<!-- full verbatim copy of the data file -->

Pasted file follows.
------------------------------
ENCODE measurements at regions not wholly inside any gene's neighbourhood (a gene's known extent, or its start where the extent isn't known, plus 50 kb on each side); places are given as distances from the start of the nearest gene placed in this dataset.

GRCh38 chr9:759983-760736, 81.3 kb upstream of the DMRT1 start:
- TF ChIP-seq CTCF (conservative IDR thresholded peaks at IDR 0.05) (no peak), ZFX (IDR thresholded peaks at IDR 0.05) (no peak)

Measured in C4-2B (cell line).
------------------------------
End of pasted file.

ENCODE measurements at regions not wholly inside any gene's neighbourhood (a gene's known extent, or its start where the extent isn't known, plus 50 kb on each side); places are given as distances from the start of the nearest gene placed in this dataset.

GRCh38 chr9:759983-760736, 81.3 kb upstream of the DMRT1 start:
- TF ChIP-seq CTCF (conservative IDR thresholded peaks at IDR 0.05) (no peak), ZFX (IDR thresholded peaks at IDR 0.05) (no peak)

Measured in C4-2B (cell line).